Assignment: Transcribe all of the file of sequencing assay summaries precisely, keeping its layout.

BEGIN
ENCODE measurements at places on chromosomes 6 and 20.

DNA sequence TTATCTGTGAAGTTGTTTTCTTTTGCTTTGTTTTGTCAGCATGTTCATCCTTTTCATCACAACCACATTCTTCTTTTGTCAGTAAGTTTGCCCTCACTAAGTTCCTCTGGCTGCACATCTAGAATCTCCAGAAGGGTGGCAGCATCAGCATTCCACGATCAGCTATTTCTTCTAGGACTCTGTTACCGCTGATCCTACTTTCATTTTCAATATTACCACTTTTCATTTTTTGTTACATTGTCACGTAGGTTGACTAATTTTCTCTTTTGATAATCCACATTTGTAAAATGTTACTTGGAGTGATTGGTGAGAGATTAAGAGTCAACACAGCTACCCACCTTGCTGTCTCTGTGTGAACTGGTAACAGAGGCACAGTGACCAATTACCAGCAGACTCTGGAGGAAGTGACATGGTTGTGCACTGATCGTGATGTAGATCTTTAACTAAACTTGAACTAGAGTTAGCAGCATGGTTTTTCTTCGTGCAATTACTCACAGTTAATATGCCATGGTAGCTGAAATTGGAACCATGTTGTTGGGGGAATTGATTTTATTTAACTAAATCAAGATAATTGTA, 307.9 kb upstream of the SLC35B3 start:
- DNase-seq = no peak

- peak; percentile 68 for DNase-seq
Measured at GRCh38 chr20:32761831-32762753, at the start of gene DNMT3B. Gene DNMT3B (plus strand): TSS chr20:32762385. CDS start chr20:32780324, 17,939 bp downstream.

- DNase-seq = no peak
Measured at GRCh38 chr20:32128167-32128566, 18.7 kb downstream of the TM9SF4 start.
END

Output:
ENCODE measurements at places on chromosomes 6 and 20.

DNA sequence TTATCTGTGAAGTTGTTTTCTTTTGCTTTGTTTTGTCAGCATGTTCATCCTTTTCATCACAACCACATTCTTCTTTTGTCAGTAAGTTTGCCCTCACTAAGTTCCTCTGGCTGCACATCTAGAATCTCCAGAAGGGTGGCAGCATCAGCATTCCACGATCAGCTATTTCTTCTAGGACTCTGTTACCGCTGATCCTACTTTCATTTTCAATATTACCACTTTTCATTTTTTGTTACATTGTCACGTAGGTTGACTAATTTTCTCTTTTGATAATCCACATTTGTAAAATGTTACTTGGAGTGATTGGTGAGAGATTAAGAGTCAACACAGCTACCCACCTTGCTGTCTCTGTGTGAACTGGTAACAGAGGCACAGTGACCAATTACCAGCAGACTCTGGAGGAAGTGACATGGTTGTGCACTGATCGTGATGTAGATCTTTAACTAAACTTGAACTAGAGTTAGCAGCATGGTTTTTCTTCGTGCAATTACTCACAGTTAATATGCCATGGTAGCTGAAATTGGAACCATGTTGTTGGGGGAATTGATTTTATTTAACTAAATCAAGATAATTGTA, 307.9 kb upstream of the SLC35B3 start:
- DNase-seq = no peak

- peak; percentile 68 for DNase-seq
Measured at GRCh38 chr20:32761831-32762753, at the start of gene DNMT3B. Gene DNMT3B (plus strand): TSS chr20:32762385. CDS start chr20:32780324, 17,939 bp downstream.

- DNase-seq = no peak
Measured at GRCh38 chr20:32128167-32128566, 18.7 kb downstream of the TM9SF4 start.